- Post Grant Reviews: PGR provides a petitioner a forum to challenge a patent on any statutory basis of patentability. Unlike IPRs, PGRs are not limited to challenges on the grounds of novelty and nonobviousness based on only patents and printed publications. Rather, any statutory ground under §§ 101, 112, 102, and 103 can be challenged in a PGR. PGRs, like IPRs, are trial-like proceedings conducted in front of a panel of administrative patent judges—the PTAB. Parties may collect evidence by presenting expert or factual testimony via declarations, and declarants are deposed. Parties support their cases with oral arguments before the PTAB.
- Covered Business Method (CBM) Patent Proceedings: Covered Business Method (CBM) patents are patents that claim a method, apparatus, or operation used in the practice, administration, or management of a financial product or service. CBM patents do not include patents for “technological inventions,” which are those patents that claim a novel and unobvious technological feature that solves a technical problem using a technical solution. Technological patents will be identified on a case-by-case basis and the CBM is the process by which the PTAB will determine it
- Reexamination Proceedings: Under the America Invents Act (AIA), ex parte reexamination proceedings, which have unique rules and procedures, remain an important option to consider when challenging the validity of a patent.
- Reissue Proceedings: Patent reissue allows a patentee to correct a wide variety of errors in an issued patent if the error renders the patent partially or wholly inoperative or invalid. Filing a reissue has associated risks and limitations, especially when attempting to broaden patent claims.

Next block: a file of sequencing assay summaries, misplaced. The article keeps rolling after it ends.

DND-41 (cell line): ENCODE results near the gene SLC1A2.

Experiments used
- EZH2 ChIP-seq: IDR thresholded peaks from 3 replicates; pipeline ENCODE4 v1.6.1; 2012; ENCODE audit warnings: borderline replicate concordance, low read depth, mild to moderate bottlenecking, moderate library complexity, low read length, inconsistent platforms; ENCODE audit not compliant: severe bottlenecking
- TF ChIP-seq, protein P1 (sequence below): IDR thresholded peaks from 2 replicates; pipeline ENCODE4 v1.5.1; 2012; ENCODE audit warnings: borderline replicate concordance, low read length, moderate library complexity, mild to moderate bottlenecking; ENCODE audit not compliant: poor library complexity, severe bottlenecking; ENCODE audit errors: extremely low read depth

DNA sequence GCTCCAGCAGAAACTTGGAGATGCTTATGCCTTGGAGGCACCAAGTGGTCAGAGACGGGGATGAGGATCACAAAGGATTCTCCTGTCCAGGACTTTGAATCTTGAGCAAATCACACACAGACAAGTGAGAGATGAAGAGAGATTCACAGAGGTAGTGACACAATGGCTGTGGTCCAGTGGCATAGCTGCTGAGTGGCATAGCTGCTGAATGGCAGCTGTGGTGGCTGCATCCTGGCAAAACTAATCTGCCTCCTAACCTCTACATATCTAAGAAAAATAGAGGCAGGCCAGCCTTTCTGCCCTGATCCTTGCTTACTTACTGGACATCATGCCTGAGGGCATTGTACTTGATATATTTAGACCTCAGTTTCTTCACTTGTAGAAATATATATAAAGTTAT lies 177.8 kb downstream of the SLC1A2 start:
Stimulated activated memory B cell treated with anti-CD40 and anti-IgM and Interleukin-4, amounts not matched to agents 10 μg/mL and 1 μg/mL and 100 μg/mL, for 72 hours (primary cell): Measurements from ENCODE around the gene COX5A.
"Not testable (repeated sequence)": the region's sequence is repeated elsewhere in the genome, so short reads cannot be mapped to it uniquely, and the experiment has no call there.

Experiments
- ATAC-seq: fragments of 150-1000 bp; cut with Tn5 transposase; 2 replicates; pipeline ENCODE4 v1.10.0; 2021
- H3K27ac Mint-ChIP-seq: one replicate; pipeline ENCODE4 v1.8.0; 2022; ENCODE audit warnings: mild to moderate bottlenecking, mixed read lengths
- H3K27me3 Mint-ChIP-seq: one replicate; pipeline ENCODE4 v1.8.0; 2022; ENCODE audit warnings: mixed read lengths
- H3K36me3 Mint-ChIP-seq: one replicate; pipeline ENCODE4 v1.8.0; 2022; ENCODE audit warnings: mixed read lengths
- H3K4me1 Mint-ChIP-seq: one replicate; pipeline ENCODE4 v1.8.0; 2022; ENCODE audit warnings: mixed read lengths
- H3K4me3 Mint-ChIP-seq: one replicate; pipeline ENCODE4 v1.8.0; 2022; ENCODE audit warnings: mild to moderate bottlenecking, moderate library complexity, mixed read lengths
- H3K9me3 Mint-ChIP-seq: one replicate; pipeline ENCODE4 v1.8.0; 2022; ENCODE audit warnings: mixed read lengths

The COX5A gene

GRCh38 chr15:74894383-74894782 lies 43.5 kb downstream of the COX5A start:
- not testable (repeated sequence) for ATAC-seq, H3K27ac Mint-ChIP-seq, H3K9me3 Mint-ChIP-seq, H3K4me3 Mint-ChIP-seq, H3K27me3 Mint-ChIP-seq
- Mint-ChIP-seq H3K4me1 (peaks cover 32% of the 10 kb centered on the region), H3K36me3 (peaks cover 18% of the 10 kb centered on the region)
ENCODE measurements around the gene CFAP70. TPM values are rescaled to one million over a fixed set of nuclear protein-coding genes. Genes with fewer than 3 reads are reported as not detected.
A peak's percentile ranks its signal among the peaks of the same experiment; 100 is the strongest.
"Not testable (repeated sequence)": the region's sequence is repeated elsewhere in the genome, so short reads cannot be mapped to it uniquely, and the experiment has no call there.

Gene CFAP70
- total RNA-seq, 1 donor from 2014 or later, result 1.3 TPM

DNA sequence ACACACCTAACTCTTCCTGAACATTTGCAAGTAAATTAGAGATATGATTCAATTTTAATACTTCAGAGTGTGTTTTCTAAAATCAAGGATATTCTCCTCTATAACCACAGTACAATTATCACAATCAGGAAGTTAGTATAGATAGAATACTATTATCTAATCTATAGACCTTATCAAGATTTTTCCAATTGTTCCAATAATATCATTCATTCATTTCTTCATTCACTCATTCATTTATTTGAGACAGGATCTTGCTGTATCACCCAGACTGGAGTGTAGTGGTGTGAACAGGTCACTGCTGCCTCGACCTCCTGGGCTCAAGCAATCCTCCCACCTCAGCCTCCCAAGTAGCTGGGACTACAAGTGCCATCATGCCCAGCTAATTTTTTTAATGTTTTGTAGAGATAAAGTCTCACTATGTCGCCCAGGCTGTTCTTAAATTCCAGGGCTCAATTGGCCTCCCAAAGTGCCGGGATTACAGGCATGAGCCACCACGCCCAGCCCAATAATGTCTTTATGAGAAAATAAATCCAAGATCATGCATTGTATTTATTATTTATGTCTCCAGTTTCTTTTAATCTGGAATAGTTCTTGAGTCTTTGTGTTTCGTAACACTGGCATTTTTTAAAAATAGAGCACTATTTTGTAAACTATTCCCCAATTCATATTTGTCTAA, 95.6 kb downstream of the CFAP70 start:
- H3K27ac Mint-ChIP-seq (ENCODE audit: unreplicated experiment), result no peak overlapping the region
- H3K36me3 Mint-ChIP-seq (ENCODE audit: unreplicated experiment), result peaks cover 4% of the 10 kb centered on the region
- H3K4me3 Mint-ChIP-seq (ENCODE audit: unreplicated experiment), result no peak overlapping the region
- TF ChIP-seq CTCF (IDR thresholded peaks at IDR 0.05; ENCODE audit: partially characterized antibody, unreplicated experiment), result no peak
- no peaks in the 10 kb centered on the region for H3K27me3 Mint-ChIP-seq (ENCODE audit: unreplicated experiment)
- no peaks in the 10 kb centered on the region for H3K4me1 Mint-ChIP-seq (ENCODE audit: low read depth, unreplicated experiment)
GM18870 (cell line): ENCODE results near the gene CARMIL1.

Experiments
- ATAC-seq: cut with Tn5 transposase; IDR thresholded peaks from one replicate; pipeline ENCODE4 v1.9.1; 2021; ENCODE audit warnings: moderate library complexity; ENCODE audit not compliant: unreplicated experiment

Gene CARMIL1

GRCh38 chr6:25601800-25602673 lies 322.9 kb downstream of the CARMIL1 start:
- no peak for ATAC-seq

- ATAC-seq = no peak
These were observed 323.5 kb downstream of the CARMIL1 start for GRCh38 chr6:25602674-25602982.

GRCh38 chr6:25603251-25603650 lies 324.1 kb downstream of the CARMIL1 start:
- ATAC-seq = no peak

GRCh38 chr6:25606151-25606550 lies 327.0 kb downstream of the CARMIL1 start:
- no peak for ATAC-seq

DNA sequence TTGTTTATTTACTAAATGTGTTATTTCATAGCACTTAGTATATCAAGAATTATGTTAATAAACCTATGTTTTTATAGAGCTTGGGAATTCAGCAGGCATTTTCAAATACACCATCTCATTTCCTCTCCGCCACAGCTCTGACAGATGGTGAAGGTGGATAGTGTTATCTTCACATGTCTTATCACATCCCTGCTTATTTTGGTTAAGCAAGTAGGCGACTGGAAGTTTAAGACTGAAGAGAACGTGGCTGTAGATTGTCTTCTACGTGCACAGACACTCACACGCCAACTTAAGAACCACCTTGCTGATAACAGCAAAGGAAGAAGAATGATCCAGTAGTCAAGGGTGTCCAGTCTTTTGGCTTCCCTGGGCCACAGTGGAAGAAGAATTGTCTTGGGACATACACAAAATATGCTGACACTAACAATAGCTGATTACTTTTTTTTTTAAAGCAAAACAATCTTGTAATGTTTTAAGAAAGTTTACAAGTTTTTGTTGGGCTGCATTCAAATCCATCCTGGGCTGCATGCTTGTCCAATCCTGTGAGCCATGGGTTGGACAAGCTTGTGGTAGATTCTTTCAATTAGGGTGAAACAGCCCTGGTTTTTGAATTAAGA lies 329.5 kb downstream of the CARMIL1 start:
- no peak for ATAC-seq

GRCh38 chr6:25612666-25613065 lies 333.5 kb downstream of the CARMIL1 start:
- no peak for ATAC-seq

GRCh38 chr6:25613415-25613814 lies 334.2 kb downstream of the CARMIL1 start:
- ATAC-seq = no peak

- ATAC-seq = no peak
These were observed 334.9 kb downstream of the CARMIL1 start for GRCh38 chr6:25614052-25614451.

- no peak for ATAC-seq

- Interference Proceedings: Although the first-to-file provision effectively removed the option of an interference for most new patent applications, interferences remain viable for many patent applications containing claims entitled to earlier filing dates. Bold IP is adept at navigating through complicated priority fact patterns and the transitional AIA provisions to advise whether an interference is an appropriate tool for clients. Known as priority contests to decide who was first to invent, interferences have also long provided an opportunity to contest patentability of a competitor’s claims under a lower standard of proof than is available in district court.
- Derivation Proceedings: Derivation proceedings provide an exception to the otherwise absolute first-to-file provisions of the AIA. For patent applications having an effective filing date on or after March 16, 2013, the derivation proceeding is available to an inventor who believes that an earlier-to-file patent applicant derived the invention without authorization. Although derivation proceedings are new, derivation of an invention is an often-raised issue in interferences in cases involving some element of collaboration. Who conceived the invention and when are important components of both priority of invention and derivation of an invention.
- Appealing a PTAB Decision: PTAB decisions are appealed directly to the Federal Circuit. Once a final decision has been reached by the PTAB, upon reasonable grounds a motion for appeal may be filed with the United States Court of Appeals for the Federal Circuit in Washington D.C.